Terri Rossman believes all children want to develop lasting, meaningful social relationships with their peers. Some kids just need help learning the right skills in order to make friends and succeed in everyday interactions.

With that idea in mind, in 1989 Terri, a certified speech-language pathologist, founded Princeton Speech-Language & Learning Center (PSLLC) out of her Princeton home. She has since built PSLLC into one of the region’s leading providers of services for individuals with speech, language, academic, and social communication difficulties.

In October, 2014, PSLLC launched a groundbreaking new program called Social Village to help children grow socially and connect with like-minded peers. The center underwent a 2,300-square-foot expansion to create a comfortable space where kids ages 8 to 23 can meet to socialize, relax, and have fun —all without the pressure of being judged or bullied.

Social Village was born from Terri’s concern that children with social challenges often have no place to interact with others outside of school. Social Village offers a warm and welcoming social community, with numerous clubs, activities and special events — all under the supervision of trained social coaches.

Social Village’s executive director and owner, Terri, works with director Brendan Cartlidge and a team of trained college-aged students to help coach the kids in social communication skills so they can relax and engage with peers. Executive function skills are also addressed including the use of emotional regulation, completing tasks, and organizing themselves to use time properly.

Terri said in the short time they have been open, she has received feedback such as “I’ve never had a best friend, but now I do,” and “I found another friend who really gets me.” Terri adds: “It has been phenomenal.”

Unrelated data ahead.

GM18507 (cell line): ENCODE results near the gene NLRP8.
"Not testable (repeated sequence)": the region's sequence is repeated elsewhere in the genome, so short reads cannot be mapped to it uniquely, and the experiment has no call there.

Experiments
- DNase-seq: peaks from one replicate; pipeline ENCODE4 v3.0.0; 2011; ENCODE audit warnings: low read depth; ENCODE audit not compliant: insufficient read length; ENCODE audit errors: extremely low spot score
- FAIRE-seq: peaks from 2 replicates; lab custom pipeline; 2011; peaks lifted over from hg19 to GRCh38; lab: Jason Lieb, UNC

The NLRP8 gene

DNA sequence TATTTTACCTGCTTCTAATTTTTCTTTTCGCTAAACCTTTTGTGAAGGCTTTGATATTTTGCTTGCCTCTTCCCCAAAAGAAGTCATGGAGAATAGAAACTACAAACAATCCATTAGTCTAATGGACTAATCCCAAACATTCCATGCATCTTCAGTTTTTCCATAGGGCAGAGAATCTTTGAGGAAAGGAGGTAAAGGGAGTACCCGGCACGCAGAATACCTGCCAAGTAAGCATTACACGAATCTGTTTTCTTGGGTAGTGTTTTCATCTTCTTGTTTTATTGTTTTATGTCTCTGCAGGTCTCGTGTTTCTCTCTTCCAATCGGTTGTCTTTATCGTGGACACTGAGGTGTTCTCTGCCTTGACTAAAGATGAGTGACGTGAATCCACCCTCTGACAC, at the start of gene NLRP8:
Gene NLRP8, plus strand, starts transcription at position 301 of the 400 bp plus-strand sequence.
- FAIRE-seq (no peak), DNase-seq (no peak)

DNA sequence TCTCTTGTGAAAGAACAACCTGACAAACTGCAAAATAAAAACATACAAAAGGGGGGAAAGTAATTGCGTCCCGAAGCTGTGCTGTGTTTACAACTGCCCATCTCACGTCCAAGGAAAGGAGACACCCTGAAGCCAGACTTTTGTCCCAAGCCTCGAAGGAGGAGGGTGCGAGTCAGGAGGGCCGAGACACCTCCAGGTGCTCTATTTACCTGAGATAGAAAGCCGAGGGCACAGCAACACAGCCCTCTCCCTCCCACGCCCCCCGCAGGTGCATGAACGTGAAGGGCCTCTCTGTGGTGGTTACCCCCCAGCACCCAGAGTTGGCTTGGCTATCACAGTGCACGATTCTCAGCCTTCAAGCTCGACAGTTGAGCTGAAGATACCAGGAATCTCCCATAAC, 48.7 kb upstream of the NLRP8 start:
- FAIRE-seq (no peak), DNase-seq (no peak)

They currently have children who show up on a regular basis. They are divided into a younger side, with students ages 8 to 14, and teens ages 15 to 23. They have room for up to 40 children.

Currently events take place on weekends. They hope to expand the program to meet more often. Teens kick off the weekend with Friday Night Out, which might include pizza, music, movies, and board games. Saturday night is Man Cave Club, where the boys learn how to talk about sports, build things, play poker, and do handyman projects — in other words “be able to fit in a little bit more comfortably” around other boys. Each week has a different theme. On Sundays they meet from 1 to 5 p.m. for clubs, such as LEGO, Pokemon, Fantasy Book Club, and Minecraft.

Social Village charges an hourly rate of $25 per house for drop-in sessions. That rate is reduced to $20 an hour if you register in advance online. For every 10 hours, children receive one hour free.

The recipient of many Awards for Continuing Education from the American Speech-Language-Hearing Association, Terri is regularly consulted by other professionals and school districts working with children with social challenges. She holds degrees from Ithaca College and Boston University.

Princeton Speech-Language & Learning Center, 19 Wall Street, Princeton. 609-924-7080, www.psllcnj.com.

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